E. Look back at the initial schema. The *’s denote multiple points of engagement. Using the critical thinking tensions above can be a way to insert gender into the intersection of strands (or heterogeneous construction). No engagement on its own suffices to change the focal outcome; they need to be linked together and even then there is no guarantee that the outcome will shift the way intended. Linking engagements together means collaborating with others given that each person’s position, skills, and resources prepares them only for a subset of possible engagements.
F. The idea of collaboration in linking multiple, partial engagements within intersecting strands that do not guarantee an outcome recalls a metaphor from my paper, “We know more than we are, at first, prepared to acknowledge“: “One’s development as a critical thinker is like a personal journey into unfamiliar or unknown areas. Both involve risk, open up questions, create more experiences than can be integrated at first sight, require support, yields personal change, and so on.”
This picture is different from the view of critical thinking as scrutinizing the reasoning, assumptions, and evidence behind claims. And from critical as judgement and finding fault according to some standards. Journeying draws attention to the inter- and intra-personal dimensions of people developing their thinking.
G. This picture of critical thinking parallels the picture of creative thinking as a process in context that led me to adapt a schema for the heterogeneous construction of knowledge into the original schema in this post:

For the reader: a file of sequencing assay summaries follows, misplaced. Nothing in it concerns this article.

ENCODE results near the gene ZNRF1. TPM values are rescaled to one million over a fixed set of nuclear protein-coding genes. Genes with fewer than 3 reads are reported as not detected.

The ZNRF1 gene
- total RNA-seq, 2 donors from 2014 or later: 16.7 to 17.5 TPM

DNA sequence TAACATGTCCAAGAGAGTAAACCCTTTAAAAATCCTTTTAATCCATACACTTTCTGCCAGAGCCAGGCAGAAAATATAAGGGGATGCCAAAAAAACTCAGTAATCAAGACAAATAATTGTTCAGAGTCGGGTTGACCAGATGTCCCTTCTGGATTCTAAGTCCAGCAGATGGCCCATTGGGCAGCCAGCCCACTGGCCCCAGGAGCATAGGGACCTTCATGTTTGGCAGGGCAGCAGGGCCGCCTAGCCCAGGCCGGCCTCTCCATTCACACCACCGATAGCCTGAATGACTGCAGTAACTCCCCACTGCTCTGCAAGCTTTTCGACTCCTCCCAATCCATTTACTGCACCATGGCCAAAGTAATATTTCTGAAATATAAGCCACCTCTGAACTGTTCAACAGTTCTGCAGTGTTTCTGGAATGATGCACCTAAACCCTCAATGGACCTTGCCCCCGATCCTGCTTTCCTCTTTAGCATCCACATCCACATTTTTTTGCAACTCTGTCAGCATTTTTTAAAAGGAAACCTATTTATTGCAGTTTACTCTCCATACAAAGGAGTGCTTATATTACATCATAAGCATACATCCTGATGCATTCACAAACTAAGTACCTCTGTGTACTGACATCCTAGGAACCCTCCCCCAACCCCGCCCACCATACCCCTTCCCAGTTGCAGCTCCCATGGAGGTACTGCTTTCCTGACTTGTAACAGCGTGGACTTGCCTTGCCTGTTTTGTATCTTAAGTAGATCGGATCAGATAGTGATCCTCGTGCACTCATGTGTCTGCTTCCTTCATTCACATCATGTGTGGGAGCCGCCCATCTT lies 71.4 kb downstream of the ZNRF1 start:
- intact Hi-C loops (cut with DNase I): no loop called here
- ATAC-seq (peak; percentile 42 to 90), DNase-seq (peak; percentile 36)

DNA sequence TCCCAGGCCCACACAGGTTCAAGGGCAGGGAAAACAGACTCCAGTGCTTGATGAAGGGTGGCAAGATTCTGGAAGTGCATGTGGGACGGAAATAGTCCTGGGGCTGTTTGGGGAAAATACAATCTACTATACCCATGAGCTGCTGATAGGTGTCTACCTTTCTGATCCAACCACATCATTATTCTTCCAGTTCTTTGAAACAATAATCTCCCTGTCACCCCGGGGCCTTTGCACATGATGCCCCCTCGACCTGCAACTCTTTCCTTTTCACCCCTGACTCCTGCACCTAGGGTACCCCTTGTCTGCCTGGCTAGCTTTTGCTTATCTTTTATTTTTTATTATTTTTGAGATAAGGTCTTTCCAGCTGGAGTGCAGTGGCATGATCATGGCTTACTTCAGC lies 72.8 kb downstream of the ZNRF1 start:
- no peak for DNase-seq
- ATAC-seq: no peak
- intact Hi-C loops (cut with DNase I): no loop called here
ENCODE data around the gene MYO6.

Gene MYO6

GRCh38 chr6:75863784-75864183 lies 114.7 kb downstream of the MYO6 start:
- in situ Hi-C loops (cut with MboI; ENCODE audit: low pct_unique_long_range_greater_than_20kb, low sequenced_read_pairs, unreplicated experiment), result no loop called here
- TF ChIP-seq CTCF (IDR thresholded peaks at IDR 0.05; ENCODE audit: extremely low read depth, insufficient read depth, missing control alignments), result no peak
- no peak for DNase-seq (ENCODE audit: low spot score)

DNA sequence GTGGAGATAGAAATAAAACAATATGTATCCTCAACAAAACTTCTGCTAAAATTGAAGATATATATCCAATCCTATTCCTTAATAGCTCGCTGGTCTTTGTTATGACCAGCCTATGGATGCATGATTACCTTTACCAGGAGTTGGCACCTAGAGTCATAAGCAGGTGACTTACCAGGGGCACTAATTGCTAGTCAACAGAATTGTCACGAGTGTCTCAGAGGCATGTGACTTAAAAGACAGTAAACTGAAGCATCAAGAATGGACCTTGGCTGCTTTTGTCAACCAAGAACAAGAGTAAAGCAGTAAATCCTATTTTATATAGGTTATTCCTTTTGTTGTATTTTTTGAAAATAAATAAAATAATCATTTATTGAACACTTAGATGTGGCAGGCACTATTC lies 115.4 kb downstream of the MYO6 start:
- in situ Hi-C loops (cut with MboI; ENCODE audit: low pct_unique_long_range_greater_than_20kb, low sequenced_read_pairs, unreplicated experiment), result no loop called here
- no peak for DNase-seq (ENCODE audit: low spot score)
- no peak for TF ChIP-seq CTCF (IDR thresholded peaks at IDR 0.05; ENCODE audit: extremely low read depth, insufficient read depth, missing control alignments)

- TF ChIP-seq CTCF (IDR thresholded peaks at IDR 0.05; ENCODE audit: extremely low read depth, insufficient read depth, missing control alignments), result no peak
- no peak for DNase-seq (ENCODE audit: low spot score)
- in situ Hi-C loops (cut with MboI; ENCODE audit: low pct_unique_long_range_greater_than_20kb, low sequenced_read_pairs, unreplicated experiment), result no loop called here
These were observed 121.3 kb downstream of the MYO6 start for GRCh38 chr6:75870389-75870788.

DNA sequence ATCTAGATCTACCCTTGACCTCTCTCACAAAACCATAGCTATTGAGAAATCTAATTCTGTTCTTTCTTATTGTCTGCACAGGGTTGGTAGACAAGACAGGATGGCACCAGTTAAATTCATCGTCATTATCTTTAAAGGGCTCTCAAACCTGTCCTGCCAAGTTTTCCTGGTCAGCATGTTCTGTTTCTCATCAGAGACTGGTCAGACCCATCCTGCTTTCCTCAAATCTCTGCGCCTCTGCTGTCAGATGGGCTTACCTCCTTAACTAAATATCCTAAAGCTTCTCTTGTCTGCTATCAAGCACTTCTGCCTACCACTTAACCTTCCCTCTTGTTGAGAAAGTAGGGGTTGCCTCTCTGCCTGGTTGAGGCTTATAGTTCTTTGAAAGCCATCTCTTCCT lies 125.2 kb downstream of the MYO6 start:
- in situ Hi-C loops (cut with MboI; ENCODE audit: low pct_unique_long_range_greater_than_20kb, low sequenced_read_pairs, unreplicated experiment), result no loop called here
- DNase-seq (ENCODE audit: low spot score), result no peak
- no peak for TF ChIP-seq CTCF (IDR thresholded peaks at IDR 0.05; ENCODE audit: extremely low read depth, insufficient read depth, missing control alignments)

Each of us navigates the distributed complexity in part by trying to impart order according to our sense of our self—our identity, aspirations or goals, and will to choose among goals and move towards them.
We achieve some goals and then have greater capacity, knowledge, skills, plans, and direction to keep moving and developing.
We also have setbacks and revise our goals. Indeed, our self-directedness can be buffeted or even threatened by the order-imparting efforts of other people navigating their distributed complexities.
Yet relationships with others are a source of resources and support (material, emotional, etc.) from outside ourselves, which help shape how far and in what directions our movement and development happens.
Relationships are also a source of unplanned conjunctions or intersections that we draw from.
Such connections can help us to not simply continue along previous lines and, at the same time, to clarify our sense of directedness as individuals.
H. In one sense this picture is about the complexity of angle #4 on gender in relation to knowledge-making. In another sense — a sense in tension with that — the picture reminds us of a simple theme often associated with feminist analyses: interdependency and interrelatedness is the foundation for our existence — from the single celled zygote to the newborn and onwards.
I. Two parting questions, repeated from the previous post: a) What case studies and situations in the material world to engage in in order to complement the abstraction of A-H? b) How does this all translate into the terms used by feminist teachers now and in previous decades?
Taylor, Peter J. (2001) “We know more than we are, at first, prepared to acknowledge: Journeying to develop critical thinking,” http://www.faculty.umb.edu/pjt/journey.html
—- (2005) Unruly Complexity: Ecology, Interpretation, Engagement. Chicago: University of Chicago Press.